Biomedical Modeling Inc.
One of the key elements to educating and training healthcare practitioners is understanding both normal and pathologic anatomy. In the real world, every patient’s anatomy is different, so a surgeon’s practice on human cadavers, animal models and generic mannequins often has little relevance to the actual patient on the table.
Existing training models have significant limitations. Human cadavers are in short supply, provide a limited pathology range and are rarely matched to the target pathology in training. Plus, they do not retain the responsiveness of living tissue. Animal models are instructive on the principles of surgery (e.g., cutting, suturing, deploying or attaching devices), but do not replicate human anatomy. Both animal and cadaver training models require expensive training and controlled environments. Mannequins are limited to recreating normal or generic anatomy due to the high cost of producing variations and the limitations of tooling used to mass-produce these mannequins. With advancing 3D printing technology, creating realistic examples of human anatomy is not as time consuming or costly as traditional methods of medical modeling.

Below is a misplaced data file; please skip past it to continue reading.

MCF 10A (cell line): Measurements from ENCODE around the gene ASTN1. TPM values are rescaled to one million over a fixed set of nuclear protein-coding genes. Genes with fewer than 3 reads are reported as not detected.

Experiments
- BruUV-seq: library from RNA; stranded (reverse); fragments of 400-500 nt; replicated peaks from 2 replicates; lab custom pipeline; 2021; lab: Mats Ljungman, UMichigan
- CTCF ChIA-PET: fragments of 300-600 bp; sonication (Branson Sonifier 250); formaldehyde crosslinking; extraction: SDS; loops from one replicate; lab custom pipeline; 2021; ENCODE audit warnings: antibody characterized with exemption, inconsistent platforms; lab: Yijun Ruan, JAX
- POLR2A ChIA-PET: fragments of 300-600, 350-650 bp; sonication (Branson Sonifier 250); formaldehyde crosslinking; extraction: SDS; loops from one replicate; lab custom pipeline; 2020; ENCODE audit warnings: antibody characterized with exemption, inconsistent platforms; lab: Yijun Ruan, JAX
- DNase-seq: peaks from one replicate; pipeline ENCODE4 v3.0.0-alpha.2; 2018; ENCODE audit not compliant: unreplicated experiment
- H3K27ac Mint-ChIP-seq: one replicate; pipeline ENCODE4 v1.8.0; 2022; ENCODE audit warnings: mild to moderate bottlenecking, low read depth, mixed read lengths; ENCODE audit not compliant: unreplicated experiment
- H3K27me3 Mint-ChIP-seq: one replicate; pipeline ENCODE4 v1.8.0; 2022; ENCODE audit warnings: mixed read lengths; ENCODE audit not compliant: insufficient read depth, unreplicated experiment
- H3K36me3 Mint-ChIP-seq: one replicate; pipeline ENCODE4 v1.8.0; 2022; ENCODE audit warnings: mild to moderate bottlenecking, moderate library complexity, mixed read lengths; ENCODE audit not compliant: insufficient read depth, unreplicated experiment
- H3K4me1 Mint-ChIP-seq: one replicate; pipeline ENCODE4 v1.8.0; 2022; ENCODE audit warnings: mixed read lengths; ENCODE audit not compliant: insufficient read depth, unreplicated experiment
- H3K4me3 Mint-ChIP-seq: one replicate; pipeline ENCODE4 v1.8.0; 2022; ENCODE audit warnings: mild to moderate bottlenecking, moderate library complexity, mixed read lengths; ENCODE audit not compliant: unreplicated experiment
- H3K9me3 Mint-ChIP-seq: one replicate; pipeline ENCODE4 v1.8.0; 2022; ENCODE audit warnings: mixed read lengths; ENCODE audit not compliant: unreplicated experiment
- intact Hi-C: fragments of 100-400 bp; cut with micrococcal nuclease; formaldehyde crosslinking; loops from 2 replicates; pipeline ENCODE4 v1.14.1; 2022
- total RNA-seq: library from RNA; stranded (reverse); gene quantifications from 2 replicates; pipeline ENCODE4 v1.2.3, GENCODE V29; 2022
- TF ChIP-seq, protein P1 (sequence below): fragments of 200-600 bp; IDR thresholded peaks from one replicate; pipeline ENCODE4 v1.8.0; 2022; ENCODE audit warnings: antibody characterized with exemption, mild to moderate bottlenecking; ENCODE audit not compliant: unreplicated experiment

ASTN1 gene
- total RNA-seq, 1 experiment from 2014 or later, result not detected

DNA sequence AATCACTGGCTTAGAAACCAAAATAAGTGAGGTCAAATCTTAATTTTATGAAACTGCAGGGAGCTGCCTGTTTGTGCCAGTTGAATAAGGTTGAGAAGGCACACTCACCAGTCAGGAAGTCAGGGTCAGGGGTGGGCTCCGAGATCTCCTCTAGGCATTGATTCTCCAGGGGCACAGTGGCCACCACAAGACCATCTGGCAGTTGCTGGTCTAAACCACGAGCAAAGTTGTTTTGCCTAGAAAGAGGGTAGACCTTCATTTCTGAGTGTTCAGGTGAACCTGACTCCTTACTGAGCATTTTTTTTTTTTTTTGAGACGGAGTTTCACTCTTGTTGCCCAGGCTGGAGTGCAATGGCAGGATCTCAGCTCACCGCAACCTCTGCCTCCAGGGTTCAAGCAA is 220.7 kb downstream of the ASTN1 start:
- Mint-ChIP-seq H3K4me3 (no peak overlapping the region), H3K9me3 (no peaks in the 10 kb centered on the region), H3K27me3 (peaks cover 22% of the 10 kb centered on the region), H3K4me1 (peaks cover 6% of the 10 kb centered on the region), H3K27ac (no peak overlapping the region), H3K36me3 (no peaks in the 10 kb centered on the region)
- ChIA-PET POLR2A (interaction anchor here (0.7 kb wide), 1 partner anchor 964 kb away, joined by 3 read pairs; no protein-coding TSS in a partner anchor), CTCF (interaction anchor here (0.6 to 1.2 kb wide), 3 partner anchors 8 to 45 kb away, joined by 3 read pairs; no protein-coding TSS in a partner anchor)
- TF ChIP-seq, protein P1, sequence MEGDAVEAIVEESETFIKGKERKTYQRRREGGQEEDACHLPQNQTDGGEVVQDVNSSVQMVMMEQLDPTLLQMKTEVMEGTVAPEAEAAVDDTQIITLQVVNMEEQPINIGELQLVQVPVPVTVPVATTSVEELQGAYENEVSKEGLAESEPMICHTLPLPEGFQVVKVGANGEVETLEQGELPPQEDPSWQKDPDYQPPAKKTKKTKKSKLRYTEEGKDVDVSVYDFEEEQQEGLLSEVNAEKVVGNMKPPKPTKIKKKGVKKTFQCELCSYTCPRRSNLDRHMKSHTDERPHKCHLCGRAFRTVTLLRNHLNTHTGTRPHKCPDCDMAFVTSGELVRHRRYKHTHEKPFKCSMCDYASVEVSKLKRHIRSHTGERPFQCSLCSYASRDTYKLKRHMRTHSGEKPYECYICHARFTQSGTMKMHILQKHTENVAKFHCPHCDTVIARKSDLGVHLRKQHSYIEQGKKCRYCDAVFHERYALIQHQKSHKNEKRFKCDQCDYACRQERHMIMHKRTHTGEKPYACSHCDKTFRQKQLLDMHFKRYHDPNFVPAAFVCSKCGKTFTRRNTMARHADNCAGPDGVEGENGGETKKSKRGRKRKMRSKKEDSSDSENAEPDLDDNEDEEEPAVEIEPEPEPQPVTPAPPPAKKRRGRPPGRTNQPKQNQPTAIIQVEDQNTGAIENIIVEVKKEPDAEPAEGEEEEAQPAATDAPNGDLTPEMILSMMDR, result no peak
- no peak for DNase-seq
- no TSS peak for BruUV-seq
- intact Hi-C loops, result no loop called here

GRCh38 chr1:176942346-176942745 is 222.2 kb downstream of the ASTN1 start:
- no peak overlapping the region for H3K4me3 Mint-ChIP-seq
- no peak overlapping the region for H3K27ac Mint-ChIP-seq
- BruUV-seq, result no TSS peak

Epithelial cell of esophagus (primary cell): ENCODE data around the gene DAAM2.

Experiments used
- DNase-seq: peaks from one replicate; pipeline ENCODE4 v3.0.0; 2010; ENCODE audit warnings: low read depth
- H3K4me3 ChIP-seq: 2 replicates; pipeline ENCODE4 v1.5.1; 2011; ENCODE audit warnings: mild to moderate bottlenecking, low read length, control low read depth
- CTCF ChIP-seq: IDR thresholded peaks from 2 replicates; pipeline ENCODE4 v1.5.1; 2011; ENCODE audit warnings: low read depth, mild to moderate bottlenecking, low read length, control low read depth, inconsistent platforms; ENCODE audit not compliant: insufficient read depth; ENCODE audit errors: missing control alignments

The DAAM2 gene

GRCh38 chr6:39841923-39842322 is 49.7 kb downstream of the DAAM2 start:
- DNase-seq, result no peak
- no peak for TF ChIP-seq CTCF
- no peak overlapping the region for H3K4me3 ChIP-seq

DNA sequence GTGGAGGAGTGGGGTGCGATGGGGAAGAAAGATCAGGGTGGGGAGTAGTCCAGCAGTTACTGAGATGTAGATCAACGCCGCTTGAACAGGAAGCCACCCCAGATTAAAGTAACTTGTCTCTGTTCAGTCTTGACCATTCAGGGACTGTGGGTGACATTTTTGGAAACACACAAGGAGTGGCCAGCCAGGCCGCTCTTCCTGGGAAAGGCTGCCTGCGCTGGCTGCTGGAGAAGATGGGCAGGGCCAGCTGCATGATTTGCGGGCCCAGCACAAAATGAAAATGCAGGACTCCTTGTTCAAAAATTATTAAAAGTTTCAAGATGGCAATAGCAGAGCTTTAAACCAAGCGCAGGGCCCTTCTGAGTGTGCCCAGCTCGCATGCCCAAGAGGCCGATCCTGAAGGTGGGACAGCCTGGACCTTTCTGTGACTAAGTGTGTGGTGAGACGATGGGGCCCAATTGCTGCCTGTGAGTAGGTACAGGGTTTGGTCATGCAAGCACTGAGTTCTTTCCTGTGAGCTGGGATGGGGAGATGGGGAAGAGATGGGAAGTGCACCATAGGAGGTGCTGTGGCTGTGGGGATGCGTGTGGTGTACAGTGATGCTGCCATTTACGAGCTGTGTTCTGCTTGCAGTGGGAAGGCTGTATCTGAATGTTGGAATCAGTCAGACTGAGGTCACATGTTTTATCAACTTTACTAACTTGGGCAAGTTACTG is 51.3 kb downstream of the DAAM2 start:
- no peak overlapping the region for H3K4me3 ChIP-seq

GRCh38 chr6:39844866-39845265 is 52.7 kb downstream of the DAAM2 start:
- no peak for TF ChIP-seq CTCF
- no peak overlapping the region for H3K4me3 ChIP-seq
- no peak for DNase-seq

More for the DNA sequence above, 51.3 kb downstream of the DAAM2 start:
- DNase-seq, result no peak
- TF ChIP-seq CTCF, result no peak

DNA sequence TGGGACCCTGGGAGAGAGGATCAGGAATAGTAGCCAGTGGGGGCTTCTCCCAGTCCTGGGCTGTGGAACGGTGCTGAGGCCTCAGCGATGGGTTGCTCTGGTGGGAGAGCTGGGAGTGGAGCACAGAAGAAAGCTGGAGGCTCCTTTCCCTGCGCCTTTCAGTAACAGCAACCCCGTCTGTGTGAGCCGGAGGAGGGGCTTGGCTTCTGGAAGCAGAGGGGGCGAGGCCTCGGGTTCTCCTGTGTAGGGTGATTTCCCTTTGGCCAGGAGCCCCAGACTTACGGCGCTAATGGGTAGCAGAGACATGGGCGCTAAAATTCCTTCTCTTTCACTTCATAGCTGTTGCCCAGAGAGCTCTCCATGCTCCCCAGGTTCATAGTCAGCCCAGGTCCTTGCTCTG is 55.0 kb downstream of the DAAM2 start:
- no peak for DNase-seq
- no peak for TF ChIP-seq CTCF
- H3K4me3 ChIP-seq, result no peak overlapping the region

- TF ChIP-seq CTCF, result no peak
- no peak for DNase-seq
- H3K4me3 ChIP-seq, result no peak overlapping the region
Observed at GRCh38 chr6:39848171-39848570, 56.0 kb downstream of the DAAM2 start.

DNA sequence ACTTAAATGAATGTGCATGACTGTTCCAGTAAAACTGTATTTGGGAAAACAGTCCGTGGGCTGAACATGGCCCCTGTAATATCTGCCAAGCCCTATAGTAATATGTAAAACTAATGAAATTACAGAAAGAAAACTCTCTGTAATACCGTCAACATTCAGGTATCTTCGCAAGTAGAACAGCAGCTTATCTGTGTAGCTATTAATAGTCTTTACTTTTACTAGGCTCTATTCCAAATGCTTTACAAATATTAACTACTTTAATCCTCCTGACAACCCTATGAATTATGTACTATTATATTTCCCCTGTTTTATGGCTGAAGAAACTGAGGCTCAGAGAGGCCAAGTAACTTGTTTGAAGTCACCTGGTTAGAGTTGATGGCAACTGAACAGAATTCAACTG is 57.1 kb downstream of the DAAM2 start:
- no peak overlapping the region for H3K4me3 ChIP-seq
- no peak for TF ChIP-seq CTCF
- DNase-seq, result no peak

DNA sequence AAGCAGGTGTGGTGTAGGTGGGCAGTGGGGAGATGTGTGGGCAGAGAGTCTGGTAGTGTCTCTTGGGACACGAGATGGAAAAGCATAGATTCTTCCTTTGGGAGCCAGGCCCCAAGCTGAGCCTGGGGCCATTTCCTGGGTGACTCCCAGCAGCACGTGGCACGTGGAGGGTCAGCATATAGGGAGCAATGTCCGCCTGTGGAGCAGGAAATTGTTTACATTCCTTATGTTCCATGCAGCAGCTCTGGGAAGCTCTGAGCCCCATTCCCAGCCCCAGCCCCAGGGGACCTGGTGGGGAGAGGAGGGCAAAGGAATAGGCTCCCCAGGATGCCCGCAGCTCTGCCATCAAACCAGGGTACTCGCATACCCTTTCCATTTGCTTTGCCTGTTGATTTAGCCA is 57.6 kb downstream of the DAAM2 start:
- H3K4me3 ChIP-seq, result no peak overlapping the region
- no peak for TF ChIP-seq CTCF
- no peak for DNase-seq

The multi-material hand model incorporates soft tissue with hard bone in a single print.
“The Stratasys J750 can economically produce training mannequins in a wide range of normal and abnormal anatomies, replicating realistic colors and tissue textures, making it possible for surgeons to effectively train on abnormal and patient-specific anatomy.”
Crispin Weinberg, Biomedical Modeling Inc.